Behind the lens
Behind every image, there's a story. Our image-makers finding that angle no-one else has. Or getting the timing just right. Or simply capturing the action in all its beauty and power.
Streeter is an accomplished sports photographer, having covered the Winter and Summer Olympic Games, the 2010 FIFA World Cup, the Super Bowl, Golf’s four Majors, the Major League Baseball Playoffs and many more. His work has featured in publications including Sports Illustrated, ESPN the Magazine, TIME Magazine, Newsweek and the New York Times to name but a few.
"I shot this image during the men's 10,000m final at the 2008 Beijing Summer Olympics. I was lucky enough to have access to a photo pit that was sunk below the track level, which gave a very different vantage point.
This event is a long race so I had the time to explore with very slow shutter speeds which created a dynamic pan of the runners in action. The picture shows the graceful motion of the runners as well as the chaos of them all bunched together in the most important race of their lives."
He’s worked on the Olympic Games, the Super Bowl, World Series, Tour de France and numerous other events. His pictures appear in publications around the world. He’s won awards in the World Press Photo, Best of Photojournalism Awards, Pictures of the Year International and the Sony World Photography Awards. And now, he tells the story behind one of his most striking Olympic images.
"Michael Phelps was the biggest story of the Beijing Olympics, when he broke Spitz’s seven gold medal record. And I was lucky enough to get a shot of it from a very different angle as I was one of the few photographers allowed in the gantry right above the action.
We were only allowed one lens with us at a time for safety reasons, so I went to exchange my 500mm lens for a wider 70-200mm. With the smaller lens in hand, I positioned myself above Phelps’ mother and two sisters - thinking he might wave to them from the pool side.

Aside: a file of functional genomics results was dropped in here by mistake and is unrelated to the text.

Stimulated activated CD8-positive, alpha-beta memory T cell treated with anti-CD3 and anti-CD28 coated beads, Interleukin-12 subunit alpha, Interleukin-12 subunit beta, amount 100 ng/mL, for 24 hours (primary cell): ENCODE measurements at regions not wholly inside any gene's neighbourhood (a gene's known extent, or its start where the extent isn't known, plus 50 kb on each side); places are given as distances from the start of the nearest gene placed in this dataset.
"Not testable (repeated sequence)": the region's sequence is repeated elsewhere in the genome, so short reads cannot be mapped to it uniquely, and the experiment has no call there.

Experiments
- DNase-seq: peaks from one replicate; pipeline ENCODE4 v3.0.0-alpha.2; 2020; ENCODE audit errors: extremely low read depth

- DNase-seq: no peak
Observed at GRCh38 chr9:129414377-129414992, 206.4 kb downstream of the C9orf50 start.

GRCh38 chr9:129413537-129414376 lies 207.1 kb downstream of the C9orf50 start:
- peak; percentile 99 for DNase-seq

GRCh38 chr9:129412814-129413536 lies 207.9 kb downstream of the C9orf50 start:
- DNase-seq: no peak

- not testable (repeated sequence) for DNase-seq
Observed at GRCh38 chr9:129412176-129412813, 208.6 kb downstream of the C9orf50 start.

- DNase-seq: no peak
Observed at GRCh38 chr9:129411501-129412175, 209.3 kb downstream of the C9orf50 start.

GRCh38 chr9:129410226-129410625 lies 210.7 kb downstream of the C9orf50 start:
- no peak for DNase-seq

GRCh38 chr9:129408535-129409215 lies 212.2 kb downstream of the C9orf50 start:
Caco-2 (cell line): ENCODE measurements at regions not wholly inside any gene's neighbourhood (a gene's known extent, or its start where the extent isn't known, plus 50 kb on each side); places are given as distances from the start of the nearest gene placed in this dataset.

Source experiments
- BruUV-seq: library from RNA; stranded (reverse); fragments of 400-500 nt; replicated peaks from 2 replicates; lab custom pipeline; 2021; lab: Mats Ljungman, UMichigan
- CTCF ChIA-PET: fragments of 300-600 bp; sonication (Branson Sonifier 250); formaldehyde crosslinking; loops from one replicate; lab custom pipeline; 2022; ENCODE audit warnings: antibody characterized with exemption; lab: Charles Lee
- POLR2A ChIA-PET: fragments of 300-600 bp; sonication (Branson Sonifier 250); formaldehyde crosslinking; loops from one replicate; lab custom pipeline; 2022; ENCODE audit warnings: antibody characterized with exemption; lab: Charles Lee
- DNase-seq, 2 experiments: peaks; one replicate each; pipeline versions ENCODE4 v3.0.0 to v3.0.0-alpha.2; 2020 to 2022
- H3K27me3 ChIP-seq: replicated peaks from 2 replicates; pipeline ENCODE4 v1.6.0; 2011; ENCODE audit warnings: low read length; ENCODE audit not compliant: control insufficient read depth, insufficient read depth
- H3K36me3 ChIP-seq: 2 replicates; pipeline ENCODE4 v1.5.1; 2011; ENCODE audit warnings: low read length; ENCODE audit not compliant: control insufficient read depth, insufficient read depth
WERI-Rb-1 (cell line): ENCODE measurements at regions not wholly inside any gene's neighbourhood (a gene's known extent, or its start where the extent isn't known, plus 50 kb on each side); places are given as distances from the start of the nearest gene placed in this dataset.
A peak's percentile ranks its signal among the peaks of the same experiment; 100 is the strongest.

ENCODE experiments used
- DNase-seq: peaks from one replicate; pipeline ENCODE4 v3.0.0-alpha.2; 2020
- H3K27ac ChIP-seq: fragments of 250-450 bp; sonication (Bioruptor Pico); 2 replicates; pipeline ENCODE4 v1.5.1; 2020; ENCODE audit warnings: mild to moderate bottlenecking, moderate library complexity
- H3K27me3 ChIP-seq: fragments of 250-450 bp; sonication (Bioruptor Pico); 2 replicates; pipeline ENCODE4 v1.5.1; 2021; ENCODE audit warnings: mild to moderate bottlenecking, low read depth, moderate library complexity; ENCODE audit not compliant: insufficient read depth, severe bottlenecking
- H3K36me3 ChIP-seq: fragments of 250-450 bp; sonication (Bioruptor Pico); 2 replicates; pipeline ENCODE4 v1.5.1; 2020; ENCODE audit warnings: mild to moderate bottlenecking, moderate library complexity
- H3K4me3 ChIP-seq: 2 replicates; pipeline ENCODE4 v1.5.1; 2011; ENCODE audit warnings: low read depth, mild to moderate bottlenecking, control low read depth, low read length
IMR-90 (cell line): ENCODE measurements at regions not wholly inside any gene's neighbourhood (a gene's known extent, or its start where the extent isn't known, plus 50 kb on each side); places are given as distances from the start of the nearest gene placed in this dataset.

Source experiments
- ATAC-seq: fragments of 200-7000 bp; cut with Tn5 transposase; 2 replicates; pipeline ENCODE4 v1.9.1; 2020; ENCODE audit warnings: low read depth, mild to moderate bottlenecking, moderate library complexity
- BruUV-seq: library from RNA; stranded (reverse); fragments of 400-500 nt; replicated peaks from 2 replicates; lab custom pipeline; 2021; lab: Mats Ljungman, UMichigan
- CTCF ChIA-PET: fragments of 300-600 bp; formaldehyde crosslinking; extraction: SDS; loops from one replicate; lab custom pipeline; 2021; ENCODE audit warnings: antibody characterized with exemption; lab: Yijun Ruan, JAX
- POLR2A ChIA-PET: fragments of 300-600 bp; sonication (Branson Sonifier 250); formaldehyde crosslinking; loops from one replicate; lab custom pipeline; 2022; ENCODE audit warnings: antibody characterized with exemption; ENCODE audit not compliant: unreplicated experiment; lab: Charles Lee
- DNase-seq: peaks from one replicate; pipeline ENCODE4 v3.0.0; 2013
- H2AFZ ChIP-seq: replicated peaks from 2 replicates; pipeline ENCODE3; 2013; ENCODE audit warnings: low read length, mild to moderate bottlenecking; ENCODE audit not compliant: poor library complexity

When Phelps began his victory lap, he not only waved to his mother, but walked through a sea of photographers to hug her and that’s when I got the image."
Over the years, Clive has covered four Summer Olympics, five Winter Olympics, two FIFA World Cup Finals and over 50 Grand Slam tennis events. His work has been published in over 50 countries and in major publications including Time Magazine and Sports Illustrated, in addition to international newspapers and global advertising.
"This image is of the athlete, Azza Besbes of Tunisia, at Beijing 2008. For me, it sums up what the Olympics is all about; that one moment after all those years of hard work. And getting the Olympic rings in the picture is the icing on the cake!
We had amazing up-top access which gave a unique angle of the fencing venue. The image itself came from the final qualifiers. I heard the crowd getting excited but it was hard to see the scoreboard from the cat walk. So I ran carefully across and put my camera through the iron girders of the roof. That’s how I got her, perfectly in frame, with the rings!"
Adam began his career at The Sydney Morning Herald in 1997 as a news photographer. His desire to specialise in sport saw him move to Getty Images in 1998. Adam has photographed the last five Olympic games, and covered assignments around the globe for magazines including Sports Illustrated, Life Magazine, Time Magazine and Harpers Bazaar.
"This image is from Athens 2004. I like it for the shapes and shadows because it makes you look twice. I was really nervous trying to do a slow pan of the swimming start which is a pretty low percentage picture.
And then the Ian Thorpe and Pieter van Den Hoogenband race came on. They were massive rivals, so there was an incredible tension which you could really feel in the atmosphere of the venue. I’m so happy I managed to capture it. I got a real sharpness in the frame, making it a nice graphic picture."